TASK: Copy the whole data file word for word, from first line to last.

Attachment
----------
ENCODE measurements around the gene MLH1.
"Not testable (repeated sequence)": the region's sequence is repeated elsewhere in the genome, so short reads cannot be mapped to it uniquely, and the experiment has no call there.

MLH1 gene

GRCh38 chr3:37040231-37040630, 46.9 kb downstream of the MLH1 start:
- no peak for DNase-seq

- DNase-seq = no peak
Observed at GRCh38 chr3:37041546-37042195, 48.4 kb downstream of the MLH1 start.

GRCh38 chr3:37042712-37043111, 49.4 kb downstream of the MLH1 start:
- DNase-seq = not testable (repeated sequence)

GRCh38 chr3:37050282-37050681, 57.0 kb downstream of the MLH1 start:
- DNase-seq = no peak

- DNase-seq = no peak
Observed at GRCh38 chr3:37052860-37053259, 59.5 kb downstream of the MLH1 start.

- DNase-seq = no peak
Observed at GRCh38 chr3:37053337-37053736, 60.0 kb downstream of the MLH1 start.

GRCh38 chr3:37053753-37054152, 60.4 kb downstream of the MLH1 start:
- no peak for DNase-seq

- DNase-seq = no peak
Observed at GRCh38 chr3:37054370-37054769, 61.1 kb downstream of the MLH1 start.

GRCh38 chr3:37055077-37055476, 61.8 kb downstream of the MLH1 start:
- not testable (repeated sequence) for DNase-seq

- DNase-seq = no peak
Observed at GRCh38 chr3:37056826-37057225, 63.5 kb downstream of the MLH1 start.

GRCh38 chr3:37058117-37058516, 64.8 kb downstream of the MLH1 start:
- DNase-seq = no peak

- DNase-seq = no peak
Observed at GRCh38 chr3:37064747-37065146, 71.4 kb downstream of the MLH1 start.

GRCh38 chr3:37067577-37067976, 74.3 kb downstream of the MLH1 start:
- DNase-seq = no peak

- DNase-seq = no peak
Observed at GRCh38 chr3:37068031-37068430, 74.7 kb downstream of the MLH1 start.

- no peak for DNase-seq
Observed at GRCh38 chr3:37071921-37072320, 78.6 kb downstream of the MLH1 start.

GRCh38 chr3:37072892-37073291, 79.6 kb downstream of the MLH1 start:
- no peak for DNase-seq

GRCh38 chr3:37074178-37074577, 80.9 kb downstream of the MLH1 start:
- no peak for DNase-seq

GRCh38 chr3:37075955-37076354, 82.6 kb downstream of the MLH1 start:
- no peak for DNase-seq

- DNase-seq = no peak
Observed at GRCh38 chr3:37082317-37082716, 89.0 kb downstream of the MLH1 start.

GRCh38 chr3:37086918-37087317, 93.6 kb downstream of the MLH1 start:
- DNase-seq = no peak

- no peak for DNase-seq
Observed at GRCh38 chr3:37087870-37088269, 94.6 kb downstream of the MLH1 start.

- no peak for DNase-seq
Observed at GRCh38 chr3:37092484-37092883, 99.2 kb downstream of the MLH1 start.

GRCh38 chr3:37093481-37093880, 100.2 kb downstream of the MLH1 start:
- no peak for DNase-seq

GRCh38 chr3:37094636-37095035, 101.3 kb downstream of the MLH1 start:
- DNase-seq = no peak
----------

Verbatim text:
ENCODE measurements around the gene MLH1.
"Not testable (repeated sequence)": the region's sequence is repeated elsewhere in the genome, so short reads cannot be mapped to it uniquely, and the experiment has no call there.

MLH1 gene

GRCh38 chr3:37040231-37040630, 46.9 kb downstream of the MLH1 start:
- no peak for DNase-seq

- DNase-seq = no peak
Observed at GRCh38 chr3:37041546-37042195, 48.4 kb downstream of the MLH1 start.

GRCh38 chr3:37042712-37043111, 49.4 kb downstream of the MLH1 start:
- DNase-seq = not testable (repeated sequence)

GRCh38 chr3:37050282-37050681, 57.0 kb downstream of the MLH1 start:
- DNase-seq = no peak

- DNase-seq = no peak
Observed at GRCh38 chr3:37052860-37053259, 59.5 kb downstream of the MLH1 start.

- DNase-seq = no peak
Observed at GRCh38 chr3:37053337-37053736, 60.0 kb downstream of the MLH1 start.

GRCh38 chr3:37053753-37054152, 60.4 kb downstream of the MLH1 start:
- no peak for DNase-seq

- DNase-seq = no peak
Observed at GRCh38 chr3:37054370-37054769, 61.1 kb downstream of the MLH1 start.

GRCh38 chr3:37055077-37055476, 61.8 kb downstream of the MLH1 start:
- not testable (repeated sequence) for DNase-seq

- DNase-seq = no peak
Observed at GRCh38 chr3:37056826-37057225, 63.5 kb downstream of the MLH1 start.

GRCh38 chr3:37058117-37058516, 64.8 kb downstream of the MLH1 start:
- DNase-seq = no peak

- DNase-seq = no peak
Observed at GRCh38 chr3:37064747-37065146, 71.4 kb downstream of the MLH1 start.

GRCh38 chr3:37067577-37067976, 74.3 kb downstream of the MLH1 start:
- DNase-seq = no peak

- DNase-seq = no peak
Observed at GRCh38 chr3:37068031-37068430, 74.7 kb downstream of the MLH1 start.

- no peak for DNase-seq
Observed at GRCh38 chr3:37071921-37072320, 78.6 kb downstream of the MLH1 start.

GRCh38 chr3:37072892-37073291, 79.6 kb downstream of the MLH1 start:
- no peak for DNase-seq

GRCh38 chr3:37074178-37074577, 80.9 kb downstream of the MLH1 start:
- no peak for DNase-seq

GRCh38 chr3:37075955-37076354, 82.6 kb downstream of the MLH1 start:
- no peak for DNase-seq

- DNase-seq = no peak
Observed at GRCh38 chr3:37082317-37082716, 89.0 kb downstream of the MLH1 start.

GRCh38 chr3:37086918-37087317, 93.6 kb downstream of the MLH1 start:
- DNase-seq = no peak

- no peak for DNase-seq
Observed at GRCh38 chr3:37087870-37088269, 94.6 kb downstream of the MLH1 start.

- no peak for DNase-seq
Observed at GRCh38 chr3:37092484-37092883, 99.2 kb downstream of the MLH1 start.

GRCh38 chr3:37093481-37093880, 100.2 kb downstream of the MLH1 start:
- no peak for DNase-seq

GRCh38 chr3:37094636-37095035, 101.3 kb downstream of the MLH1 start:
- DNase-seq = no peak